The majority of human beings have or will go through the heartbreaking experience of breaking up. Whether you've been married for years or were only dating for awhile, if you really love someone and they end the relationship--or even if you have--it's easy to fall into a pretty sad state. You may even feel bottomed-out and wonder if you'll ever be happy again.

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It's easy for people on the outside to encourage you and tell you to "keep your head up" and move on, but when you're in the midst of all of those complex emotions, that's easier said than done.

As hard as it feels in those moments, the best thing you can do is to take action, with intent, to start to get out of that emotional funk so you can move on. Give yourself some time to feel bad if you need to do so, but when you're ready, this may help:

Don't over-reminisce. For some reason, at the end of a relationship we have a tendency to romanticize our memories. Even if we know it was time to let go, once the pain-inducing paradigms have vanished, the natural human tendency toward regret and worrying that you've made a mistake can cause our minds to think about all we've "lost." Try not to do that. Talk with a trusted friend who can help you see things a bit more objectively. Wish your former love well and focus on other things that will make you feel better.

Give yourself one night (or week) to have a full-blown "sad party." Go ahead and grieve the loss. Cry, eat the ice cream, watch the old movies that reminded you of them. Write furiously through tears into your journal or write a song. It's important to acknowledge your feelings and let them flow. Just don't get lost there for too long.

Pack up (or delete) the old photos and letters that you'll be tempted to read in your weak moments. There's nothing worse than having an evening when life has been difficult and you're feeling particularly down than continually marinating in the good memories of what was inevitably an unsustainable relationship. Of course, it's not anything to be ashamed of in the beginning to allow yourself to fully grieve the loss of a relationship. But, when you're ready, let them go.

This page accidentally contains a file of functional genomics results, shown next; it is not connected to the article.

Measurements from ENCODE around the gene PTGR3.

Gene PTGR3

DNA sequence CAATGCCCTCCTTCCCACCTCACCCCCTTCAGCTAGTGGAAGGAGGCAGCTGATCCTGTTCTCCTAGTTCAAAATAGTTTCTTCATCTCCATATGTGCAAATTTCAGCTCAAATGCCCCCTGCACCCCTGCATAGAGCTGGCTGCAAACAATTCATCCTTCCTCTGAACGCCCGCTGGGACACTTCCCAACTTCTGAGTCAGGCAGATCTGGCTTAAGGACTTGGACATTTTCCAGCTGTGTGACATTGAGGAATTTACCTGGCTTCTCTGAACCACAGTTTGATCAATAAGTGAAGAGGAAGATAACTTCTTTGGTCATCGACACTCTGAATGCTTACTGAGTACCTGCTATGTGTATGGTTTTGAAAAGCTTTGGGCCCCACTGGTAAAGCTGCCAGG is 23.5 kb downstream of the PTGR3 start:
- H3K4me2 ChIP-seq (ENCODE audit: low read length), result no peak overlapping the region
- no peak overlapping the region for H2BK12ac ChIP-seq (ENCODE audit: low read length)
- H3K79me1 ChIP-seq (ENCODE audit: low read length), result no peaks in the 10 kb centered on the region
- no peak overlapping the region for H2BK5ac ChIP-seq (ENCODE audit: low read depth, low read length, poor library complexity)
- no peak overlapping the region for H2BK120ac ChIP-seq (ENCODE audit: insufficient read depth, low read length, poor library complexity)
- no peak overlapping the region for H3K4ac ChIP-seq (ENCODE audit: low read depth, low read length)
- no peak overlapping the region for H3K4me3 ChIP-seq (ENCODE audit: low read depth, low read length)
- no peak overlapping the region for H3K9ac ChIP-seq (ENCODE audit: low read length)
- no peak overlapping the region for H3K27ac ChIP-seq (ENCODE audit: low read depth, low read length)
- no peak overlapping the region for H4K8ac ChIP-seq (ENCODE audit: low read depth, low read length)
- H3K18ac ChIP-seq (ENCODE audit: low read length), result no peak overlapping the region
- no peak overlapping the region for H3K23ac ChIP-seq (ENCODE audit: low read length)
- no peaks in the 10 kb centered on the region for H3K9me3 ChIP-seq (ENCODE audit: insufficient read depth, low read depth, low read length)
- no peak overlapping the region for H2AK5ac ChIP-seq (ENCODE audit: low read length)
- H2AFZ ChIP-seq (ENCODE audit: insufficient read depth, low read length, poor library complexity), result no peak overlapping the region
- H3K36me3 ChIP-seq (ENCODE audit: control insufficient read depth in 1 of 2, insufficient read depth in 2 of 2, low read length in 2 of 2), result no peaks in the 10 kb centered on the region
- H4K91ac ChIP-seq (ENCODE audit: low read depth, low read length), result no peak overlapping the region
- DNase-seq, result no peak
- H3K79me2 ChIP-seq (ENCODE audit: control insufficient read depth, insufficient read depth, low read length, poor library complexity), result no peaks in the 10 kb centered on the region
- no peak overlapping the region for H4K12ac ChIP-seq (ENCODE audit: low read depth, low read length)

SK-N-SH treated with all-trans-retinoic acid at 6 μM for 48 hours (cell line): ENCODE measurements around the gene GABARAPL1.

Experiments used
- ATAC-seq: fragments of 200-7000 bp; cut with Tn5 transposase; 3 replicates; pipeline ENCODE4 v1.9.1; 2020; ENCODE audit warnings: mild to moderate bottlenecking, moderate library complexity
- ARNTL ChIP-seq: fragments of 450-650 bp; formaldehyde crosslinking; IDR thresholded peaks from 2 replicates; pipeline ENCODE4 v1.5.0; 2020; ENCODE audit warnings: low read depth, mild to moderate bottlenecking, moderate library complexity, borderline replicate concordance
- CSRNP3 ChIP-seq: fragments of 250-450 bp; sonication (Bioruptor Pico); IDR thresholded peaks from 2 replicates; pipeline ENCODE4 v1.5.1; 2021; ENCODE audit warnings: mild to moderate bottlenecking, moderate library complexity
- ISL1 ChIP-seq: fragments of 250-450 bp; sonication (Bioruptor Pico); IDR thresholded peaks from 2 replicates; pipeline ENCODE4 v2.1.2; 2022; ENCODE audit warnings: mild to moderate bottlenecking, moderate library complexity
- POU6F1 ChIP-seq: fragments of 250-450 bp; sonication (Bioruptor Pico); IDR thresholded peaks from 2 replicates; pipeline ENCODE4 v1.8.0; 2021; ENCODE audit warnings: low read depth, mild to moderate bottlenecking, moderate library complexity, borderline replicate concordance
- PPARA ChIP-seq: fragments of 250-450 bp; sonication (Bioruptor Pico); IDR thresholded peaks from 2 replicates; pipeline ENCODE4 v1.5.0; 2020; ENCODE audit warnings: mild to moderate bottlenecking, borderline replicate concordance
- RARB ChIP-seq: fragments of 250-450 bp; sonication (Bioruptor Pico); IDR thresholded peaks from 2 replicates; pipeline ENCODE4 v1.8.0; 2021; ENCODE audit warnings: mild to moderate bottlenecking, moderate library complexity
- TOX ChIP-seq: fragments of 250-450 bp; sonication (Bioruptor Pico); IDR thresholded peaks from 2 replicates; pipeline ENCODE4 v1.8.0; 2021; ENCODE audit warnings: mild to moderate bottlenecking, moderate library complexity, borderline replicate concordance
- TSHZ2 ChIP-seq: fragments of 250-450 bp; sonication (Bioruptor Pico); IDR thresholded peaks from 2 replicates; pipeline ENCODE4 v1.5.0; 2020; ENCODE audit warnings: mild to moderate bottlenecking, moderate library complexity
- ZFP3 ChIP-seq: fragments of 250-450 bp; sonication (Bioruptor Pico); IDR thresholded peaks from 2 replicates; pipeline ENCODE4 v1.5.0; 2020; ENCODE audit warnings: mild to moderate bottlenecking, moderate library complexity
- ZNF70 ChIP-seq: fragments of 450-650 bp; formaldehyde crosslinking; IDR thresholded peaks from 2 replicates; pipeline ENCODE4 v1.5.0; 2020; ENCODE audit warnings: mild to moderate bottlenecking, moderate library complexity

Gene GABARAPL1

Join a health club. Or yes, of course--exercise at home. However, when you're feeling vulnerable, it's important not to isolate yourself. Having interaction with other human beings will remind you that you're not alone and life does, in fact, move on. Plus, of course, the exercise will help release those feel-good chemicals in your body that will give you a lift. Also, when you start to become more fit, you'll feel all the more empowered to pick up the pieces of your life.

Focus on learning a new skill or become more self-sufficient. Not only does "doing stuff" make you feel better because you're keeping your mind on the present moment instead of ruminating about the past, it'll give you a sense of what you're capable of and you'll feel less desperate.

Eat food that strengthens and nourishes you. As simple as this one is, it may one of the very most important. What we eat has an enormous effect on how we feel and how well we physically function. As tempting as it is to live on fast food when you're sad, take the time to feed your body the things it needs to strengthen you.

Finally, give yourself time. This too shall pass. Be patient with yourself and with those around you when they won't stop asking you about it. You will be happy again--and think of all you will have learned.


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